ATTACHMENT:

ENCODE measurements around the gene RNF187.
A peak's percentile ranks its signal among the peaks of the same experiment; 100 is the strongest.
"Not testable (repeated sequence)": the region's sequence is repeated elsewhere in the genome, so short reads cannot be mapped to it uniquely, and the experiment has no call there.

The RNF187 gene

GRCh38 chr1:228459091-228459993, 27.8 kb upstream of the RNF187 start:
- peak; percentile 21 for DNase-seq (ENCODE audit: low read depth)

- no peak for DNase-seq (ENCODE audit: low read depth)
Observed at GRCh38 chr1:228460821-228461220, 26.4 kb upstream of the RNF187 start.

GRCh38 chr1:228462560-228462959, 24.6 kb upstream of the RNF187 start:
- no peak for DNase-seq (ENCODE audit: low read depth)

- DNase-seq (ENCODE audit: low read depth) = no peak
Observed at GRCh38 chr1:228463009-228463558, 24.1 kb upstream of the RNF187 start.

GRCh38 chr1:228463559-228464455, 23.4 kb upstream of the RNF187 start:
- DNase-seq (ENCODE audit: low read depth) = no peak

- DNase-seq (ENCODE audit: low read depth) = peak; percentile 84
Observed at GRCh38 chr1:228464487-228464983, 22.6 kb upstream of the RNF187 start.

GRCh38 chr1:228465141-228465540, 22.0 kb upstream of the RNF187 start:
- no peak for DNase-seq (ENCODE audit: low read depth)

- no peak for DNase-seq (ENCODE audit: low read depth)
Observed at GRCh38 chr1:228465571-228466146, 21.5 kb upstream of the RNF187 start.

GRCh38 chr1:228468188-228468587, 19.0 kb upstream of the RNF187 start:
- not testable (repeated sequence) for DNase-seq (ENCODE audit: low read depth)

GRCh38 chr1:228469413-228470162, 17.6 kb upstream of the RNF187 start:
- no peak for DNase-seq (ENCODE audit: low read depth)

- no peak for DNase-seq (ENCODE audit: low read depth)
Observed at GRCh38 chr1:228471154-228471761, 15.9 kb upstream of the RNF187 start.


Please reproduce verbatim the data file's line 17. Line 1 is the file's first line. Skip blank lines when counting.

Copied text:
GRCh38 chr1:228465141-228465540, 22.0 kb upstream of the RNF187 start: